9/11 in Historical Perspective [Distance Ed = AD-A format] (HIST*2160)
Code and section: HIST*2160*DE
Term: Winter 2022
Instructor: Eid Mohamed
UNIVERSITY OF GUELPH
Department of History
HIST2160: 9/11 in Historical Perspective
Web Outline W22
Course Instructor: Dr. Eid Mohamed
Office: MacKinnon Extension
Office Hours: TBD
Phone: (416) 888-5515
Method of Delivery:
Online (DE = remote asynchronous)
This course will explore the history of the moment to understand why 9/11 happened and examine 9/11’s lasting legacy for both the West and the Arab-Muslim world. It will examine how the West was historically perceived in the Arab World, as well as the growth of Islamophobia in the US, Canada and Europe. This course will reflect on the intellectual climate of the US and the Arab world within a historical and political context often neglected, misunderstood, or ignored by proponents of the “clash of civilizations” argument.
Pre-Requisite(s): 2.0 credits
There is no final exam in this course.
There is no required textbook for this course. The required readings are provided online.
CourseLink (powered by D2L’s Brightspace) is the course website and will act as your classroom. It is recommended that you log in to your course website every day to check for announcements, access course materials, and review the weekly schedule and assignment requirements.
Course Learning Outcomes
By the end of this course, you should be able to:
1. Identify and explain the historical, social, cultural, and transformations and continuities that shaped the USA and its relationships with the Arab and Muslim world in the aftermath of 9/11.
2. Formulate arguments and opinions on the role of 9/11 within the cultural history of the US and beyond.
3. Distill pertinent arguments of each reading’s factual content and its relevancy to the topics of the course.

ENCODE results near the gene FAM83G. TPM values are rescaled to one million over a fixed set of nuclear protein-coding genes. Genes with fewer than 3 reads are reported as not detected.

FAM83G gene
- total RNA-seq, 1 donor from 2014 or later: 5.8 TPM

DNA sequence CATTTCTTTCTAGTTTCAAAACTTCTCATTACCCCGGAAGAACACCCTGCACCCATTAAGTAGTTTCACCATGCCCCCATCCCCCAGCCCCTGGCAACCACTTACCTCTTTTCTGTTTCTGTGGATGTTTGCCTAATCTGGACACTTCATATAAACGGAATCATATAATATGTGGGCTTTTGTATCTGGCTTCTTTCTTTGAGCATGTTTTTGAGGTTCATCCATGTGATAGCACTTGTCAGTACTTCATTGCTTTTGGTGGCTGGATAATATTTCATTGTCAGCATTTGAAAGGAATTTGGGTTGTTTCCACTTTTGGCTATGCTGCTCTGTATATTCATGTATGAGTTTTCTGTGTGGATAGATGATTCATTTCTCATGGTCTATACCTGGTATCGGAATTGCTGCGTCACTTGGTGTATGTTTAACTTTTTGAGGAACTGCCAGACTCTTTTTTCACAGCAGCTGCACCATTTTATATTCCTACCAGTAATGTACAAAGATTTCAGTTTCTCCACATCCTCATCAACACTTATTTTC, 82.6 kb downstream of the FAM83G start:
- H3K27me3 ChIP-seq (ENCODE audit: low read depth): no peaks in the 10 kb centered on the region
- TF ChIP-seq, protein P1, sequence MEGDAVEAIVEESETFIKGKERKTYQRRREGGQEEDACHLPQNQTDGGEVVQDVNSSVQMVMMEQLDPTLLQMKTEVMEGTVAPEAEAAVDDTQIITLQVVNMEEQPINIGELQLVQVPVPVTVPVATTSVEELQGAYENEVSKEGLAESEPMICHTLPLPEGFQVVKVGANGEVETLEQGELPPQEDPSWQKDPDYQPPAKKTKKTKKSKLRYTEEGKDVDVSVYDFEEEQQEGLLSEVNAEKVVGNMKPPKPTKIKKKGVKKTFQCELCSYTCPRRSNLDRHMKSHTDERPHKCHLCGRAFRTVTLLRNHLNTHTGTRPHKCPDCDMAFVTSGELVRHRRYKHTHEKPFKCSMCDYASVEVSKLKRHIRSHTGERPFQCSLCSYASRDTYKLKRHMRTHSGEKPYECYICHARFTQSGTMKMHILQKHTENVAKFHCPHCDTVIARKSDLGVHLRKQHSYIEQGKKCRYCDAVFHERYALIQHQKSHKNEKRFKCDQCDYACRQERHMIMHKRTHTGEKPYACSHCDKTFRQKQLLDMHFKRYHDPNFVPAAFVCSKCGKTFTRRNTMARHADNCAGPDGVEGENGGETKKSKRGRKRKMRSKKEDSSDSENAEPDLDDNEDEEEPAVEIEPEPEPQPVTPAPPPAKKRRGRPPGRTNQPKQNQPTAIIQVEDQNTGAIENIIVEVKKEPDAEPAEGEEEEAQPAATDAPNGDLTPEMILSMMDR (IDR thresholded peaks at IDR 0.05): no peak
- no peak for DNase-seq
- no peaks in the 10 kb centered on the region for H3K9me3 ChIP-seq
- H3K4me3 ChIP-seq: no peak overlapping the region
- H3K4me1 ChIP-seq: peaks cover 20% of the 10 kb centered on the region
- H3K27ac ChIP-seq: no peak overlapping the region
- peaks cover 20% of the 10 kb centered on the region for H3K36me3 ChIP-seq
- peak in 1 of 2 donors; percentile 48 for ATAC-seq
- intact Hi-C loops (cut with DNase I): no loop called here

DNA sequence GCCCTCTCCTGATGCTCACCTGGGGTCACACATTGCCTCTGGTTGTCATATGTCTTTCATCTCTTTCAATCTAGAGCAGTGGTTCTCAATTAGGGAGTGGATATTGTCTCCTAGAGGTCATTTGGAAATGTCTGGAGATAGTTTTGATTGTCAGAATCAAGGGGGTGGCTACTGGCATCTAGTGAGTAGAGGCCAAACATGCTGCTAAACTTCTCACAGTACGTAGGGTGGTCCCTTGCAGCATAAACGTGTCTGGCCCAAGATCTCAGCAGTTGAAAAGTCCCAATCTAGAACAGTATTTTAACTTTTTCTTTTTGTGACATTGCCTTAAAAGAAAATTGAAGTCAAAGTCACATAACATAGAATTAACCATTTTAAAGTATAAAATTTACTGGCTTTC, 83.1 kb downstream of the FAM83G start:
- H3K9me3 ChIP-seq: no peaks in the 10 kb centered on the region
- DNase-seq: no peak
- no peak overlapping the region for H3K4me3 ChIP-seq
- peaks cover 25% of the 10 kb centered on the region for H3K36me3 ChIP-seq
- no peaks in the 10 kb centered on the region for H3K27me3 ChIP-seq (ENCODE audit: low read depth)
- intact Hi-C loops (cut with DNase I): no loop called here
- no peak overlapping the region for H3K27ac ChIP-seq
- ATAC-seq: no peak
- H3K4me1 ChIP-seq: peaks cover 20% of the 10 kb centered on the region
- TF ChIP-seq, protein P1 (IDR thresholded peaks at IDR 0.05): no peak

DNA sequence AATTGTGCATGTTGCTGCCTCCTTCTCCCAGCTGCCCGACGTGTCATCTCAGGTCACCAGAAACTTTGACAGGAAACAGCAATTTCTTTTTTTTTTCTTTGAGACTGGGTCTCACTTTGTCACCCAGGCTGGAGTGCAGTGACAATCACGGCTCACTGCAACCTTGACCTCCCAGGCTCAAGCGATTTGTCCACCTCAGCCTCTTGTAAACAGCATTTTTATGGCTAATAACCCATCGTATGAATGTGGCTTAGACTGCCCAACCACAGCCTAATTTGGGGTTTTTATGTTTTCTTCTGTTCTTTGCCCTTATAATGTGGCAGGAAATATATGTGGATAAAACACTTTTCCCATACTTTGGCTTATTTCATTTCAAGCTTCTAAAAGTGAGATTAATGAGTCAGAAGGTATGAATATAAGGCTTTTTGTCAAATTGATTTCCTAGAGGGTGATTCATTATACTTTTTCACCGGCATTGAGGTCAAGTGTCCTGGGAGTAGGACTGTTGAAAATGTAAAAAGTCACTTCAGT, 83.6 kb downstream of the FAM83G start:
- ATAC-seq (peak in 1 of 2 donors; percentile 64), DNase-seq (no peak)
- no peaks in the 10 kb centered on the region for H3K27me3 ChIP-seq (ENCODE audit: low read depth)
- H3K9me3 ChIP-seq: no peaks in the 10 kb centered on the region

4. Develop an interdisciplinary approach to the study of 9/11 and its aftermath from a historical perspective (i.e., to consider the traumatic events of 9/11 and its aftermath from cultural, political, social, and historical—as well as literary—perspectives).
5. Use analytical and literacy skills necessary to read and critique any cultural text as a historical document.
6. formulate arguments and opinions on the role of 9/11 within the cultural history of the US and beyond.
7. Demonstrate skills in researching, planning and writing papers, incorporating an analytical understanding of key concepts in the course. Also, Strengthen communication skills.
The course is organized around 12 main topics related to 9/11 and its lasting legacy for both the West and the Arab-Muslim world.
The 12 topics for this course are:
- Unit 01 Overview: 9/11 Historical Context and Memory
- Unit 02 What happened? What did and does it mean?
- Unit 03 U.S. Interests in the Arab and Muslim World
- Unit 04 The Islamic State and Media Framing of Terrorism
- Unit 05 State of Deception
- Unit 06 The Iraq Question
- Unit 07 The Rise of Islamists: Al-Qaeda and its Successor ISIS
- Unit 08 A New International System
- Unit 09 9/11 Impact on America’s National Character
- Unit 10 Social Movements
- Unit 11 Middle East/Imperialism and U.S. Foreign Policy
- Unit 12 Media and Globalization
You will provide a succinct summary of the assigned book, and analyze the effectiveness and success of the authors’ methodology and overall argument.
You will participate in three graded discussions which will allow you to provide a summary, your perspectives, thoughts and ideas related to a particular reading or video/film.
You will prepare an essay (2000 words) to be submitted in two stages. The paper may take the form of an analytical discussion that may employ theory to analyze a novel, film, short stories, play, television program, or other relevant cultural product as a historical document. This writing assignment is designed to develop and enhance your critical reading, analytical, and writing skills.
Evaluation criteria include: critical and integrative analysis of texts, clarity of thought, ability to synthesize readings and occasionally, class discussions into the argument, and ability to formulate a theoretical grounding for it.
**Please note: This is a preliminary web course description only. The department reserves the right to change without notice any information in this description. The final, binding course outline will be distributed in the first class of the semester.**